IEET > GlobalDemocracySecurity > Fellows > Jamais Cascio
Jamais Cascio   Jan 25, 2007   Open the Future  

Five Minutes to Midnight: The Bulletin of the Atomic Scientists has a well-known icon, shown here: the ticking clock, counting down to midnight. Throughout the Cold War, as tensions between the superpowers rose and waned, the Bulletin would move the minute hand closer or further away from the 12 o’clock mark.

clockx4440x.jpg The closest it ever got was 2 minutes to midnight, in 1953 (after the first H-bomb test), and it has reached 3 minutes to midnight twice. In 1991, as the Cold War ended, the minute hand was moved to 17 minutes out as a demonstration of the more relaxed relationship between the superpowers. But in the intervening 16 years, the minute hand has crept back, reaching 7 minutes to midnight in 2002; this month, the hand was moved to 5 minutes to midnight. What’s notable about this isn’t simply the move, but why it moved: the threats arising from global warming, and the potential for weapons derived from biotechnology and molecular nanotechnology, have joined nuclear proliferation as a cause for concern about our fate.

These are familiar issues to readers of OtF and WorldChanging, but up until recently the discussion of civilization-level threats beyond nuclear war rarely made it out of think tanks and futurist websites. With the Bulletin adding climate and bio/nanotech to its concerns, it’s starting to look like efforts to push for greater mainstream awareness of major threats—and their possible solutions—may finally be paying off.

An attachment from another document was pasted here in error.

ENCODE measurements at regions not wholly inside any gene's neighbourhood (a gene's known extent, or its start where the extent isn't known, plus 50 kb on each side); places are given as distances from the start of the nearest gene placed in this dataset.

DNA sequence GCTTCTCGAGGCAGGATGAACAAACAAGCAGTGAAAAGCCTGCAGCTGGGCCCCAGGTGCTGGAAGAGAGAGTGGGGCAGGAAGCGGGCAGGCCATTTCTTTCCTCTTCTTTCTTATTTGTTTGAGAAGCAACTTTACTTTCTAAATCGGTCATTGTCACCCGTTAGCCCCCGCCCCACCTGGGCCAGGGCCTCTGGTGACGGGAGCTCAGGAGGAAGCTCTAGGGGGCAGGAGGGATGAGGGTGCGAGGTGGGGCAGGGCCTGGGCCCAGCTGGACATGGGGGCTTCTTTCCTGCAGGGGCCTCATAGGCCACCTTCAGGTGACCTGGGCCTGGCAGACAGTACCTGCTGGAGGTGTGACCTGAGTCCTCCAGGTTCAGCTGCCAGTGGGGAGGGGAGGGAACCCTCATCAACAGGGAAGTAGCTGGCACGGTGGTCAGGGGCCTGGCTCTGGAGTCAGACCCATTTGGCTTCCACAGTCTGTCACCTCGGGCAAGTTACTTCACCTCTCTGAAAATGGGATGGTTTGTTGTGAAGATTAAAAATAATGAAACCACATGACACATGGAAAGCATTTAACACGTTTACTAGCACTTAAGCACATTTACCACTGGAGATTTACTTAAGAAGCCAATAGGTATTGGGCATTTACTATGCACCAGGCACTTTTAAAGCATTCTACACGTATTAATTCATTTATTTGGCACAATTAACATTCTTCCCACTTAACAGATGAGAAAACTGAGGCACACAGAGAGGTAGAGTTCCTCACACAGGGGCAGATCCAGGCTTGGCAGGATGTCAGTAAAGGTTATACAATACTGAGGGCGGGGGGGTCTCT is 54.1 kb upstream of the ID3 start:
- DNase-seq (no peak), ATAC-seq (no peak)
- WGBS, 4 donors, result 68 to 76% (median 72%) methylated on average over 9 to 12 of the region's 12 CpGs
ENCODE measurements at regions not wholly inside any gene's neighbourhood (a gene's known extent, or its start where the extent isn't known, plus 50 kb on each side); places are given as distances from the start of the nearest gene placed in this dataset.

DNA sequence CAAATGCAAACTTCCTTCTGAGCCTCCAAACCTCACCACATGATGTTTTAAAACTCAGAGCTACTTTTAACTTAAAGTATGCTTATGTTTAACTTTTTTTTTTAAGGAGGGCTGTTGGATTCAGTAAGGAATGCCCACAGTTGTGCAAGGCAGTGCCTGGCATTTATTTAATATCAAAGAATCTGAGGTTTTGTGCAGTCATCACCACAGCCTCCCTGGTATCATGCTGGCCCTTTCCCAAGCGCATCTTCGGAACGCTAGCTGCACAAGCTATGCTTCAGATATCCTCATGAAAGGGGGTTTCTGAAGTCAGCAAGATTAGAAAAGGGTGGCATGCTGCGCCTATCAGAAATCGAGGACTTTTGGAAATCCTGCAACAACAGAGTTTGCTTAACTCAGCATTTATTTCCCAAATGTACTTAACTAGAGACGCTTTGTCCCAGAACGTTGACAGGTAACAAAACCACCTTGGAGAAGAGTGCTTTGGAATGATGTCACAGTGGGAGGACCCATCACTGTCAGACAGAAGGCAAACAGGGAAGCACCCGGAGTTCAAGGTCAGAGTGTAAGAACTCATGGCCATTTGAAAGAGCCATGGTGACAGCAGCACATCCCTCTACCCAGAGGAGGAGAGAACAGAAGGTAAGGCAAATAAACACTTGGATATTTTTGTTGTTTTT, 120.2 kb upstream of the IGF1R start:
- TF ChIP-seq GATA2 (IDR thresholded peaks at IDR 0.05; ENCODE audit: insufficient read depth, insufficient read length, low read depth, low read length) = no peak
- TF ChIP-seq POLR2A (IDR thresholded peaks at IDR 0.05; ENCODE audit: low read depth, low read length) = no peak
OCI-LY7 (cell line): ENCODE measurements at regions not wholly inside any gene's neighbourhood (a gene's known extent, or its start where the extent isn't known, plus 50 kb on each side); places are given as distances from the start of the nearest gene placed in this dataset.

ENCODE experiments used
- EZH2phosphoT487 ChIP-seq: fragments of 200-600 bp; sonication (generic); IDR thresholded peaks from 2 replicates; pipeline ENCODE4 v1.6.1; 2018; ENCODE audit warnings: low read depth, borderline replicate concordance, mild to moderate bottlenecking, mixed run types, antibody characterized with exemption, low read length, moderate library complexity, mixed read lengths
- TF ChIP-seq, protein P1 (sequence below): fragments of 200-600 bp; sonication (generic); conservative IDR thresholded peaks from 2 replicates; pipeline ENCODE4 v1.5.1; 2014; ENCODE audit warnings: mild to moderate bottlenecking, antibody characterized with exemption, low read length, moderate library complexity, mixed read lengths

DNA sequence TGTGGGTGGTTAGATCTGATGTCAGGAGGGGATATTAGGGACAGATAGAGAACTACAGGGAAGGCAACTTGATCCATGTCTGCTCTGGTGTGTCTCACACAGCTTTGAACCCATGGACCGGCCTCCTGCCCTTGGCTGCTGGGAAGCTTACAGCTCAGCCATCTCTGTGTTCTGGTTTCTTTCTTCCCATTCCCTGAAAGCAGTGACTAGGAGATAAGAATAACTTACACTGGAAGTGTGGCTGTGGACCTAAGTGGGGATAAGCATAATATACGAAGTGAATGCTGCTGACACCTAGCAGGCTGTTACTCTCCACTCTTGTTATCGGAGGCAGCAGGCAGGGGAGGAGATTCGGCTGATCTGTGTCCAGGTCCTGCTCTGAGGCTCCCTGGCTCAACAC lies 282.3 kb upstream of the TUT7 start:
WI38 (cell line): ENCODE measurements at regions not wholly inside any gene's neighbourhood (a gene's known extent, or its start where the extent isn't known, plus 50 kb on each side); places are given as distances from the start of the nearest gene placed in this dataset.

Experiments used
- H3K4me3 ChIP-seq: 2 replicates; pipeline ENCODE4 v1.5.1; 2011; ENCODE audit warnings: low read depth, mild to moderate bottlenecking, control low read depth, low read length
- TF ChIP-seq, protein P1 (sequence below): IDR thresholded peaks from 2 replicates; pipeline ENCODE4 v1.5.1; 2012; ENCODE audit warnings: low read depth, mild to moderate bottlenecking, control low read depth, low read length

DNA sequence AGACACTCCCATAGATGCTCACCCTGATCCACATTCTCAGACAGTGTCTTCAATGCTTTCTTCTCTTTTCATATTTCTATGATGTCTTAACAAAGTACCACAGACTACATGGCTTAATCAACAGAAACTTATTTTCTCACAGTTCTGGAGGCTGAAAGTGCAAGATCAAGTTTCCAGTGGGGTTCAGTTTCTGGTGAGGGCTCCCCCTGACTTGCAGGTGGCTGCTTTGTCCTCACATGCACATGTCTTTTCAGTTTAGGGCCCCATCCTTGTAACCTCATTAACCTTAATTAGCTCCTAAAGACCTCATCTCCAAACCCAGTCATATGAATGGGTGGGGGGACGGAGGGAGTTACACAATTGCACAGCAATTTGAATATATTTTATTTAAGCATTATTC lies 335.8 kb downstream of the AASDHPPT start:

Carbon Info at the Supermarket: Given the reaction to the cheeseburger footprint story, it should come as no surprise that the notion of identifying the greenhouse impact of food is gaining currency. The idea hasn’t peaked; in fact, it looks like it’s only going to get bigger. The UK supermarket chain Tesco announced late last week that it would put carbon labels on the products that it carries.

...the UK’s biggest retailer, which produces 2m tonnes of carbon a year in the UK, said it would put new labels on every one of the 70,000 products it sells so that shoppers can compare carbon costs in the same way they can compare salt content and calorie counts. [...] The new carbon labelling programme will not be immediate. Tesco said it would first have to develop a “universally accepted and commonly understood” measuring system.

If Tesco wants this to work, they need to make the carbon label available to other retailers, so that it truly does become a universal system.

Into the Gap: The Center for Responsible Nanotechnology published a press release today that’s worth checking out. A project on the “Software Control of Matter” has come up with a series of molecular manufacturing development projects that could well launch the era of the nanofactory far sooner than most expected.

CRN’s concern, and it’s one that I share, is that there are as of now no real plans for handling the emergence of a technology this powerful. As Mike Treder puts it, “Existing nanotechnology policies, and most proposed policies, do not address huge new areas of concern raised by tomorrow’s revolutionary manufacturing potential. That gap could be calamitous.”

Two Tickets for Apocalypse II: Electric Boogloo, Please: This rocks—the website A Futurist at the Movies, which examines the plausibility of speculative fiction on film, has used my Eschatological Taxonomy to grade the level of threat in a variety of science fiction movies. Some examples: The Road Warrior (Class 1); The Matrix (Class 2); Children of Men (Class 3a); Star Wars (Class X—the destruction of Alderaan).

A couple of the apocalypse classes have no example movies. Any ideas what would fit in Classes 3B and 4?

Jamais Cascio is a Senior Fellow of the IEET, and a professional futurist. He writes the popular blog Open the Future.

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